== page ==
Introduction

map introduction terms participants email
 
New Zealand has a diverse population, with some uniting features, that makes it unique in the world. New Zealand’s relatively isolated South Pacific location and rugged landscape continues to influence many New Zealanders to be quiet and independent, yet also resourceful and self-reliant, with a famous ”Kiwi ingenuity.” This ingenuity is apparent in the design and craft of New Zealand today. †

The first Polynesian inhabitants arrived in New Zealand by double-hulled canoes from the north around the 10th century. Their story of discovery is found in the myths and traditions of the oceanic navigators Maui, Kupe and Toi.

The first recorded European explorer in the area, the Dutch navigator Abel Tasman, encountered and charted part of the west coast in 1642, and named it Staten Land. Probably between the years 1644 and 1648, the land was renamed Zeelandia Nova (New Zealand). In 1769, Lieutenant James Cook, R.N., on the H.M.B. Endeavour, whilst resolving speculations of a great southern continent in the South Pacific, circumnavigated the land, charting the outline of the islands and claiming it for the British Crown. There, Cook recorded the Maori names Aeheinomouwe for North Island and Tovypoenammu (The Water Greenstone) for South Island. In the 19th century it was claimed that Kupe had once named the land Aotearoa (Long Aotea), and this has since persisted as the Maori name for the whole group of islands.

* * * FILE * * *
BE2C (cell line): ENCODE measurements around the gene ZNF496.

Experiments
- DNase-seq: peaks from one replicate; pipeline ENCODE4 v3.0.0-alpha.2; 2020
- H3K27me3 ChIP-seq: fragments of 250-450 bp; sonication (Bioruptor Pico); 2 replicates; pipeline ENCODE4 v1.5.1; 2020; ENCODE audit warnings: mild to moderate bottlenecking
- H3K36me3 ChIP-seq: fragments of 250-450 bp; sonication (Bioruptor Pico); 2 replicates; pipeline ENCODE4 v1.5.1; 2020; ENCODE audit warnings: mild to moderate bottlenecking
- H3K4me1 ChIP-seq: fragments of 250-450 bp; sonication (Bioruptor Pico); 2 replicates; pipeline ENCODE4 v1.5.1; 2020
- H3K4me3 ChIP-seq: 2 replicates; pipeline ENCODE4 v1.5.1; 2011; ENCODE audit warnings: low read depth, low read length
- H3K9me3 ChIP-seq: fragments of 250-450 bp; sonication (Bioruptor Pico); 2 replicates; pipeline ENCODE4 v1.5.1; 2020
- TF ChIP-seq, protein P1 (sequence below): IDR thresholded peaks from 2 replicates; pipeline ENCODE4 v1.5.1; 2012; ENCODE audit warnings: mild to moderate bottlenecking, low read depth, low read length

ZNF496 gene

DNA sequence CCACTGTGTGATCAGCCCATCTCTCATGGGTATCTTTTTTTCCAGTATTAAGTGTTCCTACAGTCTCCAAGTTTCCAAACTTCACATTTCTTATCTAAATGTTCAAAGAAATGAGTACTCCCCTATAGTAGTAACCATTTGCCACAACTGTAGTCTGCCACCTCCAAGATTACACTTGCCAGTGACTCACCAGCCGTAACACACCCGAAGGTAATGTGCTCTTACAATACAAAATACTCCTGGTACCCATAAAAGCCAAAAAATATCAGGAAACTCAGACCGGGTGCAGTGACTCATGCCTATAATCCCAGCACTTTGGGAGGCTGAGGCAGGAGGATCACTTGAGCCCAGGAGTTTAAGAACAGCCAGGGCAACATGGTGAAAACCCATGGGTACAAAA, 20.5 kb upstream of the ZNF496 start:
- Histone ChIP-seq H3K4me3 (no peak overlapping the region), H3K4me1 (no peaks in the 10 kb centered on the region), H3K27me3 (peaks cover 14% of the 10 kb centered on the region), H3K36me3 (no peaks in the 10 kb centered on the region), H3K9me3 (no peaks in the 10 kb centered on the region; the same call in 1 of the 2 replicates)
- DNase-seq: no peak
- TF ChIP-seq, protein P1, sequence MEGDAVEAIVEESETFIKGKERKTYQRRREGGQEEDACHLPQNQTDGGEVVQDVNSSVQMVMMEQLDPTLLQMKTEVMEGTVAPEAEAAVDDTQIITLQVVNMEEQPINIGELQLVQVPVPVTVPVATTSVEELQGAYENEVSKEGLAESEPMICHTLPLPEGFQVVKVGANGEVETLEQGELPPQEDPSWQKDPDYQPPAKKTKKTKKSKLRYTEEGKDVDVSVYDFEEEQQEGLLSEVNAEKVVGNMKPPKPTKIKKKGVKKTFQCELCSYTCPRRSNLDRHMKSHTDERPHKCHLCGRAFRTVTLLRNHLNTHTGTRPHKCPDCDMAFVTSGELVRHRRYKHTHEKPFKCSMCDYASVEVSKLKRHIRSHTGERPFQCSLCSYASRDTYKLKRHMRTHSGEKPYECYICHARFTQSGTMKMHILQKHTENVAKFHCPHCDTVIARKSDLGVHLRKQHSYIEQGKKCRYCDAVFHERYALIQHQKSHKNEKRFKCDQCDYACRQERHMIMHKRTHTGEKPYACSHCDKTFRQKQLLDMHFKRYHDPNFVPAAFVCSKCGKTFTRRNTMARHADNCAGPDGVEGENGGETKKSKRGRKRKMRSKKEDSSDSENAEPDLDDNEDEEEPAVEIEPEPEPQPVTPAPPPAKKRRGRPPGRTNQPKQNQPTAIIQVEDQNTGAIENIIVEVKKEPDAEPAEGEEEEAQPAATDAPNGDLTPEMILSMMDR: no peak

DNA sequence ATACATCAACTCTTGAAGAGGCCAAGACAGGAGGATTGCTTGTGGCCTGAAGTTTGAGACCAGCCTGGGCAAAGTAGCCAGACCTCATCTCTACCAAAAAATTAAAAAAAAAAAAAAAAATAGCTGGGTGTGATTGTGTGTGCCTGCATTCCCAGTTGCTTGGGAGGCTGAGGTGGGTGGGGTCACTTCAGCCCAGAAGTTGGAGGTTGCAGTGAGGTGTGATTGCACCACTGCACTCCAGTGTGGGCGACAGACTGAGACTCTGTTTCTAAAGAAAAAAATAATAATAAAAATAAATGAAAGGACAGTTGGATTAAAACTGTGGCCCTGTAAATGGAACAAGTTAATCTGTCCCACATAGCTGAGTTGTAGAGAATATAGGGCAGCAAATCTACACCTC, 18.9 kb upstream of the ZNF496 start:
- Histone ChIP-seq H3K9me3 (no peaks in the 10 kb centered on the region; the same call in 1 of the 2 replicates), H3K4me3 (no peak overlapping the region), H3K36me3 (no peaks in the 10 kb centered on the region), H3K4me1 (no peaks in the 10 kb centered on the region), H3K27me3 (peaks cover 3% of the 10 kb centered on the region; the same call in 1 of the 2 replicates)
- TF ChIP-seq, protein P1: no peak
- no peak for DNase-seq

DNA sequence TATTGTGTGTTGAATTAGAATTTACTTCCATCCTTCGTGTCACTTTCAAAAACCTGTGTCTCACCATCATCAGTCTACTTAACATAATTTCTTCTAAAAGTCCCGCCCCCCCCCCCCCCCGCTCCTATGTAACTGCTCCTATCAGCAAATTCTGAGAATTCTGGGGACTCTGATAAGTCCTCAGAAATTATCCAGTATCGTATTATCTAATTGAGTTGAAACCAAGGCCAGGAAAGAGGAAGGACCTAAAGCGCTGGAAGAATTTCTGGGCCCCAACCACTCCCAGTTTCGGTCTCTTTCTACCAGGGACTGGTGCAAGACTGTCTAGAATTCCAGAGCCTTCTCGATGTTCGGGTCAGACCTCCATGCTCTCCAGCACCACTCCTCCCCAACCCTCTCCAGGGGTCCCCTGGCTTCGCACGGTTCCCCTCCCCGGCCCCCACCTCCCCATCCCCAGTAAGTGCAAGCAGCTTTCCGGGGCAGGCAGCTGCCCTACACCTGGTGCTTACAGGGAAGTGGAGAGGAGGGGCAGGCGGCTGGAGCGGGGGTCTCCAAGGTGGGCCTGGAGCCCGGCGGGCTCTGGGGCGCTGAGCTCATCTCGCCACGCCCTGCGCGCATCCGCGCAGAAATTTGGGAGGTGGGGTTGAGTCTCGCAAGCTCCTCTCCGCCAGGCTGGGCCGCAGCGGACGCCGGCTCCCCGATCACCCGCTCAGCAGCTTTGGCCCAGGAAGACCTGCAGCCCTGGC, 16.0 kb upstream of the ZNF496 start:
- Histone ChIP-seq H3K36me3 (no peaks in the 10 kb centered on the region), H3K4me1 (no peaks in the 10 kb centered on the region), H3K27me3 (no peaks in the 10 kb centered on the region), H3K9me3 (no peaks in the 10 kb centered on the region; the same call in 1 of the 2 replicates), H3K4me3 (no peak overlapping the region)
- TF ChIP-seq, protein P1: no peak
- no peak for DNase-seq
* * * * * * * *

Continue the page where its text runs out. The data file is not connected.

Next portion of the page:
Following the establishment of the colony of New South Wales in Australia in 1788, the harvesting of New Zealand’s resources for export commenced from the 1790s, firstly timber, followed by seal, whale and flax. In 1840, the British Government extended sovereignty to New Zealand with the signing of the Treaty of Waitangi between the Crown and the Maori people.

Wars between the Maori people and New Zealand colonial government and new settlers occurred between 1843 and 1872. With British activities worldwide in the 1840s stretching military resources, the role of local defense was partly filled by soldier-settlers—the Royal New Zealand Fencible Corps, retired soldiers on a pension who had served in the wars in the 1830s and 1840s. The ”Fencibles” were offered a new life in New Zealand; a free passage with their families, and a cottage with an acre of land to become theirs after a seven year term, in return for certain military duties. By 1907 New Zealand had become a self-governing dominion and today has a democratic government.

To understand Kiwiana, it is important to first know what exactly a Kiwi is. A kiwi is a flightless nocturnal native bird and the national bird of New Zealand. It has a long beak with nostrils on the end and rummages about at night feeding on worms, grubs and small insects. Over the years, New Zealanders have become known as Kiwis. There is a “Kiwi” sense of humour, a “Kiwi” do-it-yourself attitude, and Kiwiana means the things that contribute to the sense of being “Kiwi.” Both popular and academic publications document early Kiwiana, including vintage ads, souvenirs, kitsch, popular images, Kiwi design and craft typical of the region

          CONTINUE>